The report arrives at this figure by calculating the positive effects on economic growth, jobs and businesses in the region. Government spectrum auction revenue appear to play a very small role in total gains.
This report, in addition to experience from alternative spectrum allocation practices in Europe and elsewhere is yet another reason for the FCC to consider modification to its way of spectrum planning and allocation. GSMA/BCG also emphasizes the importance of internationally harmonized spectrum planning to achieve greatest economic returns. The FCC does not have a stellar historical record in this area, having been unable to secure spectrum in the 2G, 3G and 4G bands used elsewhere in the world and in the process driving up costs and lowering potential economic benefits across the US economy.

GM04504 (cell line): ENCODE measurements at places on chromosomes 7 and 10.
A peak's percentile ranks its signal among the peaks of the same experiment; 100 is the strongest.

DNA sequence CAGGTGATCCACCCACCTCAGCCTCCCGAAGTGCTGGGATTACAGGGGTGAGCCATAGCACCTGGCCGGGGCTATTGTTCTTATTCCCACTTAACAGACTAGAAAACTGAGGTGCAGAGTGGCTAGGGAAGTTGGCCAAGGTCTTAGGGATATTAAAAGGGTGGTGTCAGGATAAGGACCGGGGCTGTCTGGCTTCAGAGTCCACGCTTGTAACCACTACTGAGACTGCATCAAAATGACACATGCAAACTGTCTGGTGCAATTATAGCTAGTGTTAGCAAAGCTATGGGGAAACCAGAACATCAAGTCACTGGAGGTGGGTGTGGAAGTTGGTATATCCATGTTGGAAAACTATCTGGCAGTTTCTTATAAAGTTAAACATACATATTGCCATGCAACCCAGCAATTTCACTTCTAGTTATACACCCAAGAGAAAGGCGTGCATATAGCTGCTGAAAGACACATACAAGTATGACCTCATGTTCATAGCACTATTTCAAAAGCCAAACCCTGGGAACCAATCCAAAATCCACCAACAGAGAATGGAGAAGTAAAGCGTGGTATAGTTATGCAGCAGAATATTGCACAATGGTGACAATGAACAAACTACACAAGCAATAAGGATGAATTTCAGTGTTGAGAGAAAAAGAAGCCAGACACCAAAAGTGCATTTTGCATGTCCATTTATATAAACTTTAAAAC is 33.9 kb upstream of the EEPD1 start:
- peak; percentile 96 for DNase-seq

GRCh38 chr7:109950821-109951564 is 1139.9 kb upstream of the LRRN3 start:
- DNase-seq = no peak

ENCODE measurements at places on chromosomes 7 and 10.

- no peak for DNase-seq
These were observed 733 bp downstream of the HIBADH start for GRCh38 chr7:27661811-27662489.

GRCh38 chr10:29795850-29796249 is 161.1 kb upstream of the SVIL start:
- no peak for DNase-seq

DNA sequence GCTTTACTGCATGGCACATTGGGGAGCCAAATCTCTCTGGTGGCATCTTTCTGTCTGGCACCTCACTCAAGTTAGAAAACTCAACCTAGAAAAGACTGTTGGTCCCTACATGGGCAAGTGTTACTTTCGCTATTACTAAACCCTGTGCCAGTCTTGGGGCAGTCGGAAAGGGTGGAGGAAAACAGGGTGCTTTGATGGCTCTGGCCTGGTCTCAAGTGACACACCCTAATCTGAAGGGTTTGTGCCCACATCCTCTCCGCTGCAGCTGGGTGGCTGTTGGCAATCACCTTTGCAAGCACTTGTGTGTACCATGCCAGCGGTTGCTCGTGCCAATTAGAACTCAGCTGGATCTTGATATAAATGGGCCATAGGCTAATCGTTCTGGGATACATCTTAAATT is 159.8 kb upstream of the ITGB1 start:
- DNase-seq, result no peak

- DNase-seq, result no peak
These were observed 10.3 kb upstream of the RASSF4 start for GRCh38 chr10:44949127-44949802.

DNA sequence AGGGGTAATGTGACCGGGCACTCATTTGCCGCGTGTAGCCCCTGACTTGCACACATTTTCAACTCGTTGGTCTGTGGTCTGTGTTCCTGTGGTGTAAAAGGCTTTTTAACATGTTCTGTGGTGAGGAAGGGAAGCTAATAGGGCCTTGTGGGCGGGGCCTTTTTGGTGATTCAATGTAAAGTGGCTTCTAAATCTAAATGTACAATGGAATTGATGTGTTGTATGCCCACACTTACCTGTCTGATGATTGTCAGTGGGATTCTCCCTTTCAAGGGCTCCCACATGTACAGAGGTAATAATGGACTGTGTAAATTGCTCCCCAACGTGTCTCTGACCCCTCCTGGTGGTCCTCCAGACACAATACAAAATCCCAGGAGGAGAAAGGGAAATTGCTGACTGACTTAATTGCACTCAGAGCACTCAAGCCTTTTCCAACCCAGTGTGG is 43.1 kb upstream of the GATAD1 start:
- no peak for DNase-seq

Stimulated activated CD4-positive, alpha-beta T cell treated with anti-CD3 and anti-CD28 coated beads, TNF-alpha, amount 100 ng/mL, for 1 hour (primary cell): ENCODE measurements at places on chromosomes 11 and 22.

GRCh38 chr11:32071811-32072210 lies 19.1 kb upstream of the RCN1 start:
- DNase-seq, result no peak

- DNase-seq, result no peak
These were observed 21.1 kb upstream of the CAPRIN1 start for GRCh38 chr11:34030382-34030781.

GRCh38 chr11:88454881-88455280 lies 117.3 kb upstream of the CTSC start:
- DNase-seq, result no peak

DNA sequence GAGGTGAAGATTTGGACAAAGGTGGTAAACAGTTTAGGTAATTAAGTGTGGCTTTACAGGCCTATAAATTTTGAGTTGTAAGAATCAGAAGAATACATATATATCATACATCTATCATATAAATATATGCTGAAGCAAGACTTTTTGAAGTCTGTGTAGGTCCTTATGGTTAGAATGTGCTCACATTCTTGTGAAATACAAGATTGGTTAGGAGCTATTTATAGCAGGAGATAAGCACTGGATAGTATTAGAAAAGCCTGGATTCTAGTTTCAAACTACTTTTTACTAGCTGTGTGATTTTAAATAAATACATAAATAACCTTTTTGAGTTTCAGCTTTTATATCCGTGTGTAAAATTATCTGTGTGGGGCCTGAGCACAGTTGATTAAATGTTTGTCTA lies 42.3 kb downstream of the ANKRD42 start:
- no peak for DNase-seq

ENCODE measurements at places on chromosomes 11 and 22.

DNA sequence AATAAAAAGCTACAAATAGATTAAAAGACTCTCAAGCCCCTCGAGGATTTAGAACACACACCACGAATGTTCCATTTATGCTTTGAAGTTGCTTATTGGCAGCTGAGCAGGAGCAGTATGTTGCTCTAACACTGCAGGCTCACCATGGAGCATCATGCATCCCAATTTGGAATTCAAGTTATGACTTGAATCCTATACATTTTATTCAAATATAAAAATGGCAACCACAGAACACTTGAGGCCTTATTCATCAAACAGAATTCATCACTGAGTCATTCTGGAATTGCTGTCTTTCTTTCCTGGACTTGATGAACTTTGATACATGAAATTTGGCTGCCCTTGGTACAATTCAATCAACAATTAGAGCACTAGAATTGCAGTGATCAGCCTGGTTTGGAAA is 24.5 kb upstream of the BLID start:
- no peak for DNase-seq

This is the reason why the process of spectrum planning and allocation is so important. If the agency is unable to secure internationally recognized spectrum and quickly allocate it in a way where it gets put to use immediately and in a way that reaches the most customers, the lost economic impact is huge. The billions that the carriers may or may not pay in auctions barely makes a dent in the total GDP benefit to the american people. Hence the important issue is to focus on the variables that matter the most to the benefit of the american people, not auction revenue gains.